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    Illegal Immigrant Workers in Paris Want Resident Status in France

    Illegal immigrants working in the Paris area have launched an unprecedented wave of sit-ins and strikes to demand their situation be normalized. The movement is spreading - and is supported by the country's largest trade union. From Paris, Lisa Bryant reports it also challenges France's tough stance on immigration - which the government aims to highlight when it takes over the European Union presidency in July.

    Chez Papa is a typical French restaurant in downtown Paris, serving up traditional specialties like foie gras and steak frites. But the clientele has been staying away from the establishment since mid-April when three dozen illegal immigrant workers, including some of the restaurant's employees, essentially took over the establishment.

    They are still here - sleeping on the restaurant's floors and on this recent morning watching television and drinking coffee. They are men like 30-year-old Guy Kebe, who has been working in the kitchen of Chez Papa for the past nine years - illegally.

    Kebbe said he arrived to France from his native Mali 10 years ago. His father and his siblings all have legal residency. But he does not. He got his job on the kitchen staff using false working papers.

    Kebbe said the workers began their sit-in April 15, after their boss fired a couple of workers who he discovered had been using false documents.

    France's largest labor union, the CGT, has supported this and other sit-ins taking place in dozens of Paris businesses. Most of them involve the restaurant, construction and cleaning industries - all sectors, experts say, that often face labor shortages. Many of those hired are immigrants.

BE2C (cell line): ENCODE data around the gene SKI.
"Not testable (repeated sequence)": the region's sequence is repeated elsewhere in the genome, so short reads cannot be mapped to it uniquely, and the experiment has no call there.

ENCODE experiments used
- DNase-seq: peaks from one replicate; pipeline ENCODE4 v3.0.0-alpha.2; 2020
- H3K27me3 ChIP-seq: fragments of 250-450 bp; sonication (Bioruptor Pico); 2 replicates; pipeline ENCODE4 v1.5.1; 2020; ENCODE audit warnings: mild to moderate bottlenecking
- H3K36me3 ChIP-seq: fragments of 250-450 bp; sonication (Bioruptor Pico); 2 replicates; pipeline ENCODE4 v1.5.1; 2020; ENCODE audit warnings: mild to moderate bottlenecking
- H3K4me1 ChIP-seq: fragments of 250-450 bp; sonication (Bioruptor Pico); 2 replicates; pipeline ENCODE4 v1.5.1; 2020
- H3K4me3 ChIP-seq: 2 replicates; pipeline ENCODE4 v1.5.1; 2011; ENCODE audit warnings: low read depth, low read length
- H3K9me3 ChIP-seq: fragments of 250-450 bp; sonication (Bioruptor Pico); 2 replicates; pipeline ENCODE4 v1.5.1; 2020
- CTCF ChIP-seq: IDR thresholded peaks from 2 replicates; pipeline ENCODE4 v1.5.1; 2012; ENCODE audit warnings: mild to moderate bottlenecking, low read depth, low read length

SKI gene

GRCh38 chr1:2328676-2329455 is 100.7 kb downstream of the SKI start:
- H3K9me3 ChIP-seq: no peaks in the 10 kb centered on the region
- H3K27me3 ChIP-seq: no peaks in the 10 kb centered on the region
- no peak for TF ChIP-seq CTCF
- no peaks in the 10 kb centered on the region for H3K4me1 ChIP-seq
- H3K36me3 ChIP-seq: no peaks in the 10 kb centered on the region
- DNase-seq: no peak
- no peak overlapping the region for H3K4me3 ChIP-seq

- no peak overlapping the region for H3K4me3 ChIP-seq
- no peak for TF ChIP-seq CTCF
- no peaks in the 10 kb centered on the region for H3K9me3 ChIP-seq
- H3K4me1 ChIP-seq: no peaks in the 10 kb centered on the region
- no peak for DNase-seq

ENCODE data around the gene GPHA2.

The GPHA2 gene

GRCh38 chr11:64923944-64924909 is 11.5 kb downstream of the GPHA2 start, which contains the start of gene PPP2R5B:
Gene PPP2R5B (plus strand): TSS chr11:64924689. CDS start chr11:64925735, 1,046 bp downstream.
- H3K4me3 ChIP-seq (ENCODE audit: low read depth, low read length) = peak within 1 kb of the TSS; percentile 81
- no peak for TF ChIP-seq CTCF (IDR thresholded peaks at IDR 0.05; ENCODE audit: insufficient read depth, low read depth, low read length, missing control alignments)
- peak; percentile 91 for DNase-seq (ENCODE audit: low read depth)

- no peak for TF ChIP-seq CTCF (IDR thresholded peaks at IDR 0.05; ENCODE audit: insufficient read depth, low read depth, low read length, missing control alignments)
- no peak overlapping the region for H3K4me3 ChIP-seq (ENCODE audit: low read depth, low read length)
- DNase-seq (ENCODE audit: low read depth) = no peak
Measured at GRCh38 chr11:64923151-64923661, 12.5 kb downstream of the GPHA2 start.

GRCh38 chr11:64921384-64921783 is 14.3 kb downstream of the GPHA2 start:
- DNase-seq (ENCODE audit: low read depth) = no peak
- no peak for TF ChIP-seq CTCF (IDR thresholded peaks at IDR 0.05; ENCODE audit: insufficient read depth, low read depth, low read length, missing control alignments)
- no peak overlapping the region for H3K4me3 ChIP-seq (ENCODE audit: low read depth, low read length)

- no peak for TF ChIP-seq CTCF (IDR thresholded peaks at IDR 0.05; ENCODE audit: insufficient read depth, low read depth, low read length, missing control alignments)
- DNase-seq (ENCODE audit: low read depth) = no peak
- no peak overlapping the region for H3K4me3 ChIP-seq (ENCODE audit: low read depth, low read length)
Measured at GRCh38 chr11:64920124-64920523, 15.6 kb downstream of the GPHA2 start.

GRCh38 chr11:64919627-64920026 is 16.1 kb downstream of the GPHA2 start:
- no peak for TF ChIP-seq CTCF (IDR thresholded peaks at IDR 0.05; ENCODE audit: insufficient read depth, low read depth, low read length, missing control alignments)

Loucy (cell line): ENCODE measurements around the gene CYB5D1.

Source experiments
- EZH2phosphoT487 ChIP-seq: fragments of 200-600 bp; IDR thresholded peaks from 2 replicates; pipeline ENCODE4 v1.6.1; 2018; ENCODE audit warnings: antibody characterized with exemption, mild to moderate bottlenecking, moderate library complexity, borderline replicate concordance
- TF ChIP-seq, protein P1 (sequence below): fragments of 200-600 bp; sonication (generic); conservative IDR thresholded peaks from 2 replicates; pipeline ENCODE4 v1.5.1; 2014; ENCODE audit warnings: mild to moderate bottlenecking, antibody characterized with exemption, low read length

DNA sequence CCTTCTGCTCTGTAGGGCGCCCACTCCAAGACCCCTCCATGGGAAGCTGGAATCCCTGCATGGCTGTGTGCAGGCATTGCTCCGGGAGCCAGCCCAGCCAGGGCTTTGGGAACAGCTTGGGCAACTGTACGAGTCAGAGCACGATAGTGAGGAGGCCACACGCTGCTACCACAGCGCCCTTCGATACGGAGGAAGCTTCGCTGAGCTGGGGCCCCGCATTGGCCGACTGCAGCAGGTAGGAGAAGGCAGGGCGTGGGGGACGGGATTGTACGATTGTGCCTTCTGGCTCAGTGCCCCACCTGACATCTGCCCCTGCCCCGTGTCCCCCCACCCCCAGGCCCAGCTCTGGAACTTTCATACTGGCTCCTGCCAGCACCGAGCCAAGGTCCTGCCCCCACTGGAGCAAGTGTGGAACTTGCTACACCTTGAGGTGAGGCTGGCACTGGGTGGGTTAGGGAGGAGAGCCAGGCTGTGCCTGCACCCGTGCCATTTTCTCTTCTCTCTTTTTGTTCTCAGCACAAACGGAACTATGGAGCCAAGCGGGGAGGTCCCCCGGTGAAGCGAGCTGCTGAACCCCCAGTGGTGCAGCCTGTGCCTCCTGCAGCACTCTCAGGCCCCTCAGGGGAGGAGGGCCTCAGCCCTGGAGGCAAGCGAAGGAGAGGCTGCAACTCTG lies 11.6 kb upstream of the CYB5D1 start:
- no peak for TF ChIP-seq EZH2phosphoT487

CGT spokesman Remi Picaud says that is one key reason why France's immigration policy has to change.

    For the past 30 years, Picaud says, France's immigration policy has been against luring foreign workers. But like other European countries, he says, France needs foreign labor.

    Others agree. The head of France's hotel union recently urged the government to legalize up to 100,000 clandestine workers in the hotel and restaurant industries. Other businesses are also siding with the immigrants' cause. But employers are far from united on the subject.

    Chez Papa owner Bruno Druihl initially supported the workers.

    But his associate, Catherine Bosserelle says she now feels his employees took advantage of him. They continued to strike even though he agreed to support their applications for legal papers. And their sit-in is costing him lots of money.

    Many of those protesting at Chez Papa and elsewhere pay French taxes and social charges. That includes 34-year-old Malian Camara Adama, who earns about $2,000 a month working in the restaurant's kitchens. But that does not go far in Paris, where the average rent for a small apartment is about half that amount.

    Adama says its very difficult to work legally in France. Like many illegal immigrants, he says, he lives in fear of being stopped by police.

    The CGT remains a staunch supporter of the sit-ins that have grown to include about 800 Paris-area workers, and are spreading to other parts of the country. Union members like Denise Coupe visit the strikers at Chez Papa on a daily basis.

    Coupe says she is disgusted that workers pay taxes yet cannot obtain legal papers. She says it contradicts France's creed of being a country of human rights.

    The center-right government of President Nicolas Sarkozy, which toughened immigration rules last year, says it will legalize foreign workers on a case-by-case basis. But the illegal workers and activists supporting their movement say they want standardized rules for all.

    What is clear is that France is unlikely to follow the example of Spain, which granted amnesty to about 600,000 illegal immigrants in 2006. The French government says it will push for a common European immigration policy - one which rejects blanket amnesties for illegal aliens - when it takes over the rotating European Union presidency, in July.

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